Earlier studies show a link between selenium status and weight
The new study supports earlier studies but not all of them. One study of Egyptian children showed that those who were overweight had lower selenium concentrations than peers of normal weight. The same was the case in studies from Poland, Spain, and United States, where scientists compared overweight children with children of normal weight.
Selenium’s role in weight regulation
Selenium fuels 25-30 different selenium-dependent proteins (selenoproteins) that function as enzymes and antioxidants. Every cell in the body depends on the presence of these selenoproteins. Cellular energy turnover is controlled by coenzyme Q10 and cannot run smoothly without selenium. The thyroid hormones work by channeling oxygen into the cells, and in order for these hormones to be activated, the body needs a type of selenoproteins called deiodinases.
Selenium is a constituent of a variety of antioxidants, namely GPX (glutathione peroxidase 1-6) that protect the body against free radicals and oxidative stress. Furthermore, selenium supports different proteins that repair cellular damage caused by oxidative stress and other irritants.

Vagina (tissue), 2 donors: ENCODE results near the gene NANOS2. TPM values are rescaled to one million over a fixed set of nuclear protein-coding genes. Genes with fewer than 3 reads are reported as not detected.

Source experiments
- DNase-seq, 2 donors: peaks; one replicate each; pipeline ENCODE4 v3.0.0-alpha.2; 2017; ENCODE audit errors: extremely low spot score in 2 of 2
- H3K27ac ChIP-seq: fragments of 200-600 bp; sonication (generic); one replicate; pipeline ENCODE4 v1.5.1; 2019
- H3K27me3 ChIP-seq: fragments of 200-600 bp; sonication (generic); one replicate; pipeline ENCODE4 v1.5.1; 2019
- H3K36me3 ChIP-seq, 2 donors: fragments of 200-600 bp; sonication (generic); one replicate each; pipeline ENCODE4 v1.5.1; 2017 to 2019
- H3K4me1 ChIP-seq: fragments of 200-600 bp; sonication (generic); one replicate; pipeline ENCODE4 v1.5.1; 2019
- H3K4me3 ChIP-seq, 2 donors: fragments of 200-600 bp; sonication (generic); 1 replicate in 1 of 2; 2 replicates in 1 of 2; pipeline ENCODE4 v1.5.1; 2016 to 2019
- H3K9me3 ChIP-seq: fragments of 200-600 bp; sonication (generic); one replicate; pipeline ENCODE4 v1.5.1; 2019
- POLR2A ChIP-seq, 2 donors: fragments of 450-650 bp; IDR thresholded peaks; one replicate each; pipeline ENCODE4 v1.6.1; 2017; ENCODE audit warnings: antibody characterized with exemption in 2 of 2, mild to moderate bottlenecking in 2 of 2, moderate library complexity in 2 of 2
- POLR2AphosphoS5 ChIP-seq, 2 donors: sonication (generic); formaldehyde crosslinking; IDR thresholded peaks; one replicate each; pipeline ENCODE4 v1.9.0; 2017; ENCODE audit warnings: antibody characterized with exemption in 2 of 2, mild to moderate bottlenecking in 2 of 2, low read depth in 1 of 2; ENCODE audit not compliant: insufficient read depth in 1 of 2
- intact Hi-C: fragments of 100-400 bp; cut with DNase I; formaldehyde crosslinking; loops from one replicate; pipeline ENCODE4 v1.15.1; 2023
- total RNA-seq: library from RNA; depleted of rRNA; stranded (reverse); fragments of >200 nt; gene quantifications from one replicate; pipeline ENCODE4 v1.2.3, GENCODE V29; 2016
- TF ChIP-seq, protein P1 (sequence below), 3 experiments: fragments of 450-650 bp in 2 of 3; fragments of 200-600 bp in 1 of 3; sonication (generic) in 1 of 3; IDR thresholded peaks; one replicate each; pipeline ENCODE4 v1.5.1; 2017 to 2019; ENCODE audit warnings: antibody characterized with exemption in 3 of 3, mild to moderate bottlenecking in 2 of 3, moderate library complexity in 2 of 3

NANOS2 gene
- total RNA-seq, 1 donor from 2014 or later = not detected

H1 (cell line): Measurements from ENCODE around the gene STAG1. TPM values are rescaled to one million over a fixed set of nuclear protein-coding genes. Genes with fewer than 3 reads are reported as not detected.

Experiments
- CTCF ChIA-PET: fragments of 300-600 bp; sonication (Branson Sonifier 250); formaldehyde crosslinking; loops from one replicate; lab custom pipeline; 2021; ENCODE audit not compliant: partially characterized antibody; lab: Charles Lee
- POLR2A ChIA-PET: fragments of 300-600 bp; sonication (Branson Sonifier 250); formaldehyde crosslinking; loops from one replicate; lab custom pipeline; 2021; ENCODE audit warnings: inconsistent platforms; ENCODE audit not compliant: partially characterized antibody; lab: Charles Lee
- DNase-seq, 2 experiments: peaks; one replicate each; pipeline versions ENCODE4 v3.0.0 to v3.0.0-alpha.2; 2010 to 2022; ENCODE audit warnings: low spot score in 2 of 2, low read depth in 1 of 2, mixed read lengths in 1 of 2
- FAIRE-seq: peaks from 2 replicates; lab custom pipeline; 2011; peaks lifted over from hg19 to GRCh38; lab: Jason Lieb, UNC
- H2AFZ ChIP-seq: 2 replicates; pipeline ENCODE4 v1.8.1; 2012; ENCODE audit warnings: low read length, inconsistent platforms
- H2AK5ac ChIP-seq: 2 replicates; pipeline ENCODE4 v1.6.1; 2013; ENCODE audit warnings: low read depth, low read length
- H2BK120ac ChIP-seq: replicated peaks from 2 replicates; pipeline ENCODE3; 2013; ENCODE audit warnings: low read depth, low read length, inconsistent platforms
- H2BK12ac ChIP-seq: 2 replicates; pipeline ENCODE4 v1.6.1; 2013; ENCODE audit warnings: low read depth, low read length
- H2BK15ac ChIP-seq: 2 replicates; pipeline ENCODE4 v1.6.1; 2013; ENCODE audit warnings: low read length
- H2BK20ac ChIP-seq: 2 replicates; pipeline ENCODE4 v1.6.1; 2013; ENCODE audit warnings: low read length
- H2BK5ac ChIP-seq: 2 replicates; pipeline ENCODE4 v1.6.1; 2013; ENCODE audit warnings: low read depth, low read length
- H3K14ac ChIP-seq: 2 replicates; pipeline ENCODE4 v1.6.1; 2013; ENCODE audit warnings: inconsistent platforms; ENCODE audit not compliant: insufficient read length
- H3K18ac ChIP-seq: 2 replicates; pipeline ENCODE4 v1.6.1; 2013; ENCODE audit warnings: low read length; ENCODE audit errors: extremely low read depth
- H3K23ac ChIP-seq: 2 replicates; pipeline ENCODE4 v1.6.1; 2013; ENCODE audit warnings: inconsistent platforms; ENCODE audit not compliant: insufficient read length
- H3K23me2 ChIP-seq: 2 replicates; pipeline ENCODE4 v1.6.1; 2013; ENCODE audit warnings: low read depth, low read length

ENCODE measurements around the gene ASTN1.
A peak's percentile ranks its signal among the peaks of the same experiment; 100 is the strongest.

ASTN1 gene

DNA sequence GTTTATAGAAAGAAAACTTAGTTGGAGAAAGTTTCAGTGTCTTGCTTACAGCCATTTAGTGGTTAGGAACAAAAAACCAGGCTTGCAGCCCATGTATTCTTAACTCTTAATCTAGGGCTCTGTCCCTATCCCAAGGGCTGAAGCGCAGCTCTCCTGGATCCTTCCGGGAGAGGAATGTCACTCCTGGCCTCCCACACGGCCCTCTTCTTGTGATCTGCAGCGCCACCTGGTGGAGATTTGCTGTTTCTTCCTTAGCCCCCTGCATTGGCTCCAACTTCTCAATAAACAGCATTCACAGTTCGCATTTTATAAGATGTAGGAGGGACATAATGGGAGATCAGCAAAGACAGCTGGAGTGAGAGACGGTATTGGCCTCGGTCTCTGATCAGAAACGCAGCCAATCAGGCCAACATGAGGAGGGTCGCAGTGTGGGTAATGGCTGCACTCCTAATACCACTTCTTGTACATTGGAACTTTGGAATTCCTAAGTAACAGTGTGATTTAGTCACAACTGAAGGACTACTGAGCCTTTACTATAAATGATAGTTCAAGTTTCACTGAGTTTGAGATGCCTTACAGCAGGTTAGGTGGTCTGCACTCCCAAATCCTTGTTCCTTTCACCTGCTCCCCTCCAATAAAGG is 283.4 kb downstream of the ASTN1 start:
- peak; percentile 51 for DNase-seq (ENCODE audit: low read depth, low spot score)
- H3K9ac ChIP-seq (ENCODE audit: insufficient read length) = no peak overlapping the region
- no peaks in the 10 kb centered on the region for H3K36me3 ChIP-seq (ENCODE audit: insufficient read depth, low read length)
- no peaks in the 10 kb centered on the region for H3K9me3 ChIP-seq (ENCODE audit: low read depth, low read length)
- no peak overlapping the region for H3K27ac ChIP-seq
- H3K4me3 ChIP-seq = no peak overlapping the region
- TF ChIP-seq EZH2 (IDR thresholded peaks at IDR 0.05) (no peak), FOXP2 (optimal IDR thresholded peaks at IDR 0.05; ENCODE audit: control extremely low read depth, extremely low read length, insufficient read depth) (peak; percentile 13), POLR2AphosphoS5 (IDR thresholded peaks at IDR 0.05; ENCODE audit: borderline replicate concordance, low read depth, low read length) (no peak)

In other words, selenium helps to reduce a variety of those inflammatory mechanisms that have a cumulative effect in overweight. That way, selenium lowers the risk of overweight in children.
How do we get selenium?
We mainly get selenium from seafood, offal, eggs, dairy products, and Brazil nuts. Still, a large number of Europeans are not getting enough selenium, because the soil is stripped of its nutrients and because our diets have changed. Selenium supplements can compensate for the shortcoming. It is best to take organic selenium yeast with a variety of different selenium compounds, which provides the same natural variation as one gets from eating a balanced diet with many different selenium sources.
Pay attention other nutrients and your lifestyle
There are also studies that show that too little vitamin D, chromium, magnesium, and calcium may increase the risk of overweight and type 2 diabetes, because these nutrients are involved in the body’s turnover of carbohydrate and fat (macronutrient metabolism). It is essential to make sure that you consume calcium and magnesium in the right balance. Too much calcium at the expense of magnesium tends to cause inflammation.
Many children could lower their risk of overweight by eating healthier diets with more whole grain, fruit, and vegetables and by limiting their intake of sugar and sweets. Also, it is essential to be physically active and get plenty of sunshine and fresh air.
Xu, Renying et al. Fingernail selenium levels in relation to the risk of obesity in Chinese children: A Cross-sectional study. Medicine, March 2018
Fujita K et al. Systemic oxidative stress is associated with visceral fat accumulation and the metabolic syndrome. Circ. J 2016
Yves Rayssiguier et al. Magnesium deficiency and metabolic syndrome: stress and inflammation may reflect calcium activation. John Libbey Eurotext 2010
Diabetikere mangler ofte D-vitamin. Diabetes.dk 2013
Pernille Lund. Sådan får du styr på dit blodsukker og din vægt. Ny Videnskab 2013